• Edward Lampert's Hedge Fund Shrinks as Investors Pull Money. Clients of Goldman Sachs Make Redemption Requests. Clients of Goldman Sachs Group Inc. who invested about $3.5 billion in Edward Lampert's hedge fund through a 2007 deal have asked for their money back, according to people with knowledge of the matter. The redemption requests were submitted last year in advance of the expiration of the five-year lockup of the investors' money. 
  • 30-Yr Mortgage Rate Hits 10-Week High 4.46%. With Treasury yields creeping higher lately, mortgage rates rose in the latest week as well, with the average 30-year fixed-rate mortgage rate jumping to 4.46% – the highest reading since the week ending Sept. 19 – from 4.29% a week earlier, according to Freddie Mac’s (FMCC) latest Primary Mortgage Market Survey. A year ago that rate stood at 3.34%, just off its all-time low 3.31%.
Fox News:
  • NSA reportedly collects 5 billion cell phone location records a day. The NSA collects nearly 5 billion records a day on the locations of cell phones overseas to create a huge database that stores information from hundreds of millions of devices, including those belonging to some Americans abroad, the Washington Post reported Wednesday.
Zero Hedge:
Business Insider: 
Real Clear Politics:
  • Obamacare's Next Problem: Doc Shock. Meet Chico, Calif., attorney Kenneth Turner. His wife found out that she has breast cancer two days before they received their cancellation notice. She's scheduled for surgery Dec. 20 and will hear the prognosis Dec. 30. Two days later, she loses the doctor who will have operated on her, as well as other doctors she has seen for decades.
  • Latin America poverty decline slowing as economies cool - U.N. Weaker macroeconomic performance and rising food costs have put the brakes on the rate of poverty decrease in Latin America, the United Nations' economic body for the region said on Thursday. An annual survey by the Economic Commission for Latin America and the Caribbean shows 27.9 percent of Latin Americans live in poverty, while 11.5 percent are in extreme poverty. The number of poor - about 164 million - has remained stable compared to 2012, falling slightly in percentage terms. The numbers in extreme poverty rose slightly to 68 million.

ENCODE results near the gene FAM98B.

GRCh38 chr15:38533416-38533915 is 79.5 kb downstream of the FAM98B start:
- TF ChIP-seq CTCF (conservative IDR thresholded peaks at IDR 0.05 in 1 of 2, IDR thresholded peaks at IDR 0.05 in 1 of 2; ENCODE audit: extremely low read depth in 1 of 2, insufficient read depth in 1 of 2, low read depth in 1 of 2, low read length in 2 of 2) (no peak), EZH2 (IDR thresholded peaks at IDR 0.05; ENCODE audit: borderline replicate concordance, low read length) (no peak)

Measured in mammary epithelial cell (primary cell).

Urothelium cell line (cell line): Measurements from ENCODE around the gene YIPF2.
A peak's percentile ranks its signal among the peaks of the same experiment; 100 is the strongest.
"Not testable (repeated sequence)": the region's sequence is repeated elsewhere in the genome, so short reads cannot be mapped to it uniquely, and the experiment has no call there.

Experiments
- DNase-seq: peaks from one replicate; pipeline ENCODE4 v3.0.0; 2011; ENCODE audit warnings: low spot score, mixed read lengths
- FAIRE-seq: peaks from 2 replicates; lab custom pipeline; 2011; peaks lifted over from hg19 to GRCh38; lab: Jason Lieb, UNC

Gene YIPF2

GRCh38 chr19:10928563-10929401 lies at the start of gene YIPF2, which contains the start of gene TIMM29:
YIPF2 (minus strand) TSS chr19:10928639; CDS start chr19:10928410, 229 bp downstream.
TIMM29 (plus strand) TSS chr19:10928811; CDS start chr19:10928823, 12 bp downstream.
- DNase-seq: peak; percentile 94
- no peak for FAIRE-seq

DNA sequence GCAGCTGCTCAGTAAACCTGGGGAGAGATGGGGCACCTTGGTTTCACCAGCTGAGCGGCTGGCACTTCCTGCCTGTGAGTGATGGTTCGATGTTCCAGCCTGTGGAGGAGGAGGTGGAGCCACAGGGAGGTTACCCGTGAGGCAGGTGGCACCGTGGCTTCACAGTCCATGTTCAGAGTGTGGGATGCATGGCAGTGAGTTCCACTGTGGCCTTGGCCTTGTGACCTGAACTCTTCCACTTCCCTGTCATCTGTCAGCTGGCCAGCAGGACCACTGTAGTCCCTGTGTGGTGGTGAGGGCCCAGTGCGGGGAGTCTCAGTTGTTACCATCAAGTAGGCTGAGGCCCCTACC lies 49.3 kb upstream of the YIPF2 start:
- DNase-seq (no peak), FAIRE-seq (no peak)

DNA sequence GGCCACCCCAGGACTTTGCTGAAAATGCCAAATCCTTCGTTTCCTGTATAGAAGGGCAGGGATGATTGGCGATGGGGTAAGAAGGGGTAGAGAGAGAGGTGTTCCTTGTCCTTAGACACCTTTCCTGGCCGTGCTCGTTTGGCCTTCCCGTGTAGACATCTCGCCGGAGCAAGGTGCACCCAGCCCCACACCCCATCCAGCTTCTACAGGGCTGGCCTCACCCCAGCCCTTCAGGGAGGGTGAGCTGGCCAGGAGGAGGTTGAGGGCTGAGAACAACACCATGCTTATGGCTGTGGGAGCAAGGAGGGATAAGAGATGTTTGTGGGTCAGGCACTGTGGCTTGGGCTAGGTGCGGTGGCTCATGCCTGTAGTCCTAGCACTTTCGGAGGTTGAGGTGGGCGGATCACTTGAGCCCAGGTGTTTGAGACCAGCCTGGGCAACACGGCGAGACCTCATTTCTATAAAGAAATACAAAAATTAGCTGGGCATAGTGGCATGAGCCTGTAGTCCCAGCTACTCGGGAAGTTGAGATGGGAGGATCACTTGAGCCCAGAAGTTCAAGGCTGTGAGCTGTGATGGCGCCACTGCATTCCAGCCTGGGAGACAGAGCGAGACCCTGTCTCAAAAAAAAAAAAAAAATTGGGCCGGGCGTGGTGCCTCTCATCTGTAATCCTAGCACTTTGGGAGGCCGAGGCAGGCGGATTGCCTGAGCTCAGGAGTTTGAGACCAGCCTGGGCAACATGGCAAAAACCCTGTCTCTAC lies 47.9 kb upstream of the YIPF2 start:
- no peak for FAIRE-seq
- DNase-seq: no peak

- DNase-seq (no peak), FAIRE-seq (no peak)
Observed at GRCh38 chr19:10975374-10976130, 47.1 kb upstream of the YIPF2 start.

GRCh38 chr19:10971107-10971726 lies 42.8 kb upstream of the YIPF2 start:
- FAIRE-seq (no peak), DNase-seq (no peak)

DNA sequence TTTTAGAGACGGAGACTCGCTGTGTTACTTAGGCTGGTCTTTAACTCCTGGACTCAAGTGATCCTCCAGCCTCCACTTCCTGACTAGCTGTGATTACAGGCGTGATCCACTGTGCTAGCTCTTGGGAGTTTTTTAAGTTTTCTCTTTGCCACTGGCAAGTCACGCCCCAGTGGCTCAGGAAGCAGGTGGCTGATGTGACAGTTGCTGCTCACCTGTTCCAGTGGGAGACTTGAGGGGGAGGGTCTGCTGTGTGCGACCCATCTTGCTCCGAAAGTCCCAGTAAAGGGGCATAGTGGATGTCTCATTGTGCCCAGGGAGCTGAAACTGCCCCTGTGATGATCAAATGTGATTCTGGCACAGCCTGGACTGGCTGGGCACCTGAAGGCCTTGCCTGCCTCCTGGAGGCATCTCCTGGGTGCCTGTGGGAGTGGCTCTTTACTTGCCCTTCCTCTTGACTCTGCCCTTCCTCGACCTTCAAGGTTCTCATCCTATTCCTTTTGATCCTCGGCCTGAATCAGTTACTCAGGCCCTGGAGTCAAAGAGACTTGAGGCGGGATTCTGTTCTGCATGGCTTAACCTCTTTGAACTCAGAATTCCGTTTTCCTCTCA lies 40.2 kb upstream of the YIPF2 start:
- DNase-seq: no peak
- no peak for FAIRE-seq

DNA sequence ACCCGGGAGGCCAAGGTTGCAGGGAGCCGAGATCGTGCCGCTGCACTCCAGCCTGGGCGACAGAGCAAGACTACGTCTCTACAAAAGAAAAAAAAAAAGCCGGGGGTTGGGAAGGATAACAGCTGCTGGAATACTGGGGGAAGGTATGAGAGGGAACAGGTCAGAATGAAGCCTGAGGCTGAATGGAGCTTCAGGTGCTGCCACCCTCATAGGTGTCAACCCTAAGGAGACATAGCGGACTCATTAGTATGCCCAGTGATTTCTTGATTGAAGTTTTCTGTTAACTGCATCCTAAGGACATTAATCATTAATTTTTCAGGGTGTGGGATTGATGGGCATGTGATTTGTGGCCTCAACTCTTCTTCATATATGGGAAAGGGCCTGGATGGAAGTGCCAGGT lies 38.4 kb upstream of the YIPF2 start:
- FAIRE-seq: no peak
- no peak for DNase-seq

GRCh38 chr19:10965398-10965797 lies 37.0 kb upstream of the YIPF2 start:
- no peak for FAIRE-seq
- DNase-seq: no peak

• Bargain-hunting dents U.S. retailers' November sales. Several major U.S. retailers posted disappointing sales for November after shoppers remained cautious about spending, the latest sign that the holiday season is shaping up to be the toughest in years. Some companies that reported sales gains had to offer more bargains to attract shoppers. The need to keep discounting, which stems from sagging consumer confidence and shoppers trained to wait for bargains, will persist through the remainder of the season, said Edward Jones analyst Brian Yarbrough.
  • METALS -Nickel, tin up on Indonesia ban, copper down on Fed fears. Nickel and tin rose on Thursday after Indonesia reiterated it would impose an export ban on ore, while copper dipped on worries the Federal Reserve could curtail monetary stimulus following strong U.S. economic data. Copper was last bid at $7,068, down 0.4 percent, after failing to trade in closing open outcry activity. It reached a nine-day high in the previous session. 
  • Fed should define a clear path to end of QE3: Fisher. The Federal Reserve should lay out a clear plan for the end of its current round of quantitative easing, a top Fed official who has never supported the bond-buying program said on Thursday. "We should define a very clear path," Dallas Federal Reserve Bank President Richard Fisher told reporters after a talk here, reducing the Fed's $85 billion-a-month bond buying program by a set amount until it reaches zero.
Echoing fears that European policymakers remain in a state of cognitive dissonance – recognizing the need for root-and-branch overhaul of peripheral banks, but backtracking on joint liability plans – Christopher Flowers, the legendary FIG investor who now runs the £2.3 billion ($3.5 billion) private equity group JC Flowers, sounded the alarm over the negative sovereign-bank feedback loop. In a shot across the bows of market bulls, who cite the return of capital flows to weaker eurozone states, Flowers issued a stark warning: "There is a scenario where we have a Lehman-type event: we wake up some Thursday and a big country is in trouble. "And the ECB will have to decide to support banks x, y, z. And then the ECB will, in fact, decide to own bank x, y, z.

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Japan Times:
  • Japan-ASEAN draft implies China’s new ADIZ is a security threat. Japan and the Association of Southeast Asian Nations will express their concern in a joint statement that any abuse of power in international civil aviation could pose a security “threat,” a Japan-ASEAN diplomatic source said Thursday, in an implicit reference to China’s new air defense zone.